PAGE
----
Japanese Prime Minister Shinzo Abe has warned world leaders at this years G7 summit that the world is on the brink of a huge global financial crisis, the likes of which we have never seen before.
Abe warned that the coming crisis could rival the 2008 crash, and presented data that proved that commodities prices had fallen by over 55 percent since 2014 – the same amount they fell during the 2008 crash.
The other G7 leaders appeared to ignore his warning, as a communique issued at the end of their summit downplayed any hint that a global economic crisis was about to occur.
The final statement failed to address the scale of the financial crisis facing the world today and instead gave the impression that the worst is over with somewhat Orwellian language which declared that G-7 countries “have strengthened the resilience of our economies in order to avoid falling into another crisis.”
The communique gives the impression that there is little risk due to strengthened, resilient economies when the truth is that there are significant risks facing the global financial system and the global economy. Some of which include:
• The global economy remains vulnerable to recessions and new debt crises. There are fragile recoveries in the Eurozone, UK and U.S. while Japan remains in a recession
• Financial and banking systems remains vulnerable as seen in the very sharp falls in bank shares in recent weeks. Spanish, Italian, Greek and German banks have seen sell offs
• Geopolitical risk in the Middle East (Syria, Saudi, Iran etc.), increasing tensions amongst Russia, China and western powers and the increasing spectre of terrorism and war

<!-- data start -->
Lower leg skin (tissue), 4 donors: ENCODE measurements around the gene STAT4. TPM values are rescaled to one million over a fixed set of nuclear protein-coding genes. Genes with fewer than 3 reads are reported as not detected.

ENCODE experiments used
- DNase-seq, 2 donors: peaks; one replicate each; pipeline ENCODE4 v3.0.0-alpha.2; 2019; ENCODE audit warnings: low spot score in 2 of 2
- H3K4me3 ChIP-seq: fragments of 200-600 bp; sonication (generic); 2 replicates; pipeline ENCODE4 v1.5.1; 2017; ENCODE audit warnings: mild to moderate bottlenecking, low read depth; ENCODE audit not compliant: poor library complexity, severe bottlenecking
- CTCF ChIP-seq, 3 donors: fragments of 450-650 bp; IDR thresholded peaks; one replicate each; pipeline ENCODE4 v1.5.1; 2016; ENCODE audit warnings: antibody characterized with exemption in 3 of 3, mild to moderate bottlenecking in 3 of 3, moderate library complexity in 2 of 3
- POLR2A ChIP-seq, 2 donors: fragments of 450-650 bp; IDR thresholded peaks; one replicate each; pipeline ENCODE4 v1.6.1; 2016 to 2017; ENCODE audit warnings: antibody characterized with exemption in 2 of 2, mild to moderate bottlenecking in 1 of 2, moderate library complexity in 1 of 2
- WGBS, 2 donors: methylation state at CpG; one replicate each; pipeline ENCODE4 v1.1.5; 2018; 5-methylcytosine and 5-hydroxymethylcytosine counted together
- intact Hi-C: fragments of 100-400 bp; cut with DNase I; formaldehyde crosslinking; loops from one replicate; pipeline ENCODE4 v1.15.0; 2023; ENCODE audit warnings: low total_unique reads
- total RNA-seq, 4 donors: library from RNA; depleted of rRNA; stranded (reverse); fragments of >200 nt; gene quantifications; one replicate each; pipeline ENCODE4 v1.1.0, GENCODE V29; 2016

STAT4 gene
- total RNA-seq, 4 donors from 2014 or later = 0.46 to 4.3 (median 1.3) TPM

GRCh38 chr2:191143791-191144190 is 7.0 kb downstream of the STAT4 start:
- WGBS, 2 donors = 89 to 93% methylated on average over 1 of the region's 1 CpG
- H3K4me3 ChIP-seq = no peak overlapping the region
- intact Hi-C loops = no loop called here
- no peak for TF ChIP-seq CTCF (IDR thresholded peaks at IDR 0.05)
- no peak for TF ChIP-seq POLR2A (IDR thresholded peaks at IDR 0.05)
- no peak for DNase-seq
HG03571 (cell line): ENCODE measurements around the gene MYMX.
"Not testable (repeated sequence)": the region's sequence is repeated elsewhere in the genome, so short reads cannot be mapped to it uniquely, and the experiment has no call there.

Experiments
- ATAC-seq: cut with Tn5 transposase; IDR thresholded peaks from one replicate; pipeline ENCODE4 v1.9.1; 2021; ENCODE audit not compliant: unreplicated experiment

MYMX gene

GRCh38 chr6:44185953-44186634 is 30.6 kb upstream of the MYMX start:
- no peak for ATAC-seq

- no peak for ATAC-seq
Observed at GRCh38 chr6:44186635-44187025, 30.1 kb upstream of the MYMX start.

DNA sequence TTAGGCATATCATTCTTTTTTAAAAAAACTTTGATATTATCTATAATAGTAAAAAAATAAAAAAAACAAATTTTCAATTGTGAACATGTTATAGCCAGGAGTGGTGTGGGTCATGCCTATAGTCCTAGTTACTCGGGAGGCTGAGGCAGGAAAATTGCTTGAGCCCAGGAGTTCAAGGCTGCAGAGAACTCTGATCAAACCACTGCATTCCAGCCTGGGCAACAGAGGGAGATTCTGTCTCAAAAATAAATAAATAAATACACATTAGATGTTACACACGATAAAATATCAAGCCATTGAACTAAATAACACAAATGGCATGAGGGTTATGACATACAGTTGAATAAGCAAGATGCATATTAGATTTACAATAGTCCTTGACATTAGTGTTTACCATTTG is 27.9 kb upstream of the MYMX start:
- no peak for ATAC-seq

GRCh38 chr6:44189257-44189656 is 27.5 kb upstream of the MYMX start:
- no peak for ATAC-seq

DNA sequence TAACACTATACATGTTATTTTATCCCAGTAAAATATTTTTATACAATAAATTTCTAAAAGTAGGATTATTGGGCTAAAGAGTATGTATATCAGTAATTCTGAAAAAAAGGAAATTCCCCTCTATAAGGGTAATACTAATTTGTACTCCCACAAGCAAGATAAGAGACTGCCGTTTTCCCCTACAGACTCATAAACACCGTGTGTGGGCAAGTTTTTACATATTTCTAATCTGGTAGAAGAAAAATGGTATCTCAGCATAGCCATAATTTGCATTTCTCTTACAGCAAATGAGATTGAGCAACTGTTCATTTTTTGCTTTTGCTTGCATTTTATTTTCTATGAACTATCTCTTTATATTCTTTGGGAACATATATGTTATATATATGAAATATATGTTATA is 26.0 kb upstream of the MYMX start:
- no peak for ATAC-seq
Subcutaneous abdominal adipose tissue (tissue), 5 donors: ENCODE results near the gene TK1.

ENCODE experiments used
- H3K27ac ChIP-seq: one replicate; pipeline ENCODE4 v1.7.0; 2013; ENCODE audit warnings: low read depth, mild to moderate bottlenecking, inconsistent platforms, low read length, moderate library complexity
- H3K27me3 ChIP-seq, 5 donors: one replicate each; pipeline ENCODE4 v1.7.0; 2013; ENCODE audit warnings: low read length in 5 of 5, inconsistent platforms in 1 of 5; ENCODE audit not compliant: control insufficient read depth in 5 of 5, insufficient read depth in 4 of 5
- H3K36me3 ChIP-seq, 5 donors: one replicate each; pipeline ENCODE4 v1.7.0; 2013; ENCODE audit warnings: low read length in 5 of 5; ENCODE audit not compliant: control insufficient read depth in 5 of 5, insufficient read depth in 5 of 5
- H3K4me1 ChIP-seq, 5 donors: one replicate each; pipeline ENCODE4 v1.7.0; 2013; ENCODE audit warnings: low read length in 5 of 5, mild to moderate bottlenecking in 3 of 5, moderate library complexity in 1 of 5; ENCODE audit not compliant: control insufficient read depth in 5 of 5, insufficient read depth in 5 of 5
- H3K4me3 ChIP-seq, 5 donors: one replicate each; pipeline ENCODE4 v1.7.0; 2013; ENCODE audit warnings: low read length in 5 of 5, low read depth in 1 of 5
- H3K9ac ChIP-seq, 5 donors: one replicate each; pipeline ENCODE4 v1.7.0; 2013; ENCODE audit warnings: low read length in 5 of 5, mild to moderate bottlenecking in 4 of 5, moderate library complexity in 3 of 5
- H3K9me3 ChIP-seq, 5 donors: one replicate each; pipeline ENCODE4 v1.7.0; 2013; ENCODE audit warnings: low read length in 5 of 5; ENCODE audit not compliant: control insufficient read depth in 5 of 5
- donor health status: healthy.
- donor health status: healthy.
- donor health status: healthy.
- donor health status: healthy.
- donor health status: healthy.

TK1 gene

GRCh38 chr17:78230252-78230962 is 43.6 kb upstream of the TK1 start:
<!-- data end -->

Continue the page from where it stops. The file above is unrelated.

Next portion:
• The Eurozone crisis is far from resolved and there is the risk of debt crises in China, the U.S., the Eurozone and indeed the UK
• BREXIT causes a short term risk but the real risk is the poor financial fundamentals of the UK economy – total debt to GDP ratio (public and private) is over 450% and completely unsustainable.
Japan had pressed G-7 leaders to note “the risk of the global economy exceeding the normal economic cycle and falling into a crisis if we did not take appropriate policy responses in a timely manner.” However, leaders again failed to take leadership and opted for spin and again lulling their electorates into a false sense of security about the financial and economic outlook.
Rather than doing the responsible thing in this regard, there appears to have been an attempt to focus on BREXIT and to scare UK voters into not voting for a UK exit from the EU. German Chancellor Angela Merkel went as far as to say that BREXIT had not even been discussed but that there was a consensus that they wanted the UK to stay in the EU.
Yet, a 32-page declaration putatively from the G7 leaders declared that “A UK exit from the EU would reverse the trend towards greater global trade and investment, and the jobs they create, and is a further serious risk to growth.” Brexit was listed alongside geopolitical conflicts, terrorism and refugee flows as a potential shock of a “non-economic origin”.
Japan is right to be warning that there is a danger of the world economy careering into another financial crisis on the scale of the 2008 Lehman shock given the scale of the debt in the world today is much, much more than it was prior to the first financial crisis – see McKinsey Global Institute chart above.
Diversification remains the key to weathering the likely impact of the next financial crisis on financial markets and assets including deposits. Paper and digital assets, including digital gold, contain unappreciated risks such as bail-ins and inability to transact, be paid, liquidity etc.
Direct legal ownership of individually segregated and allocated gold coins and barswill again protect and grow wealth in the coming years.
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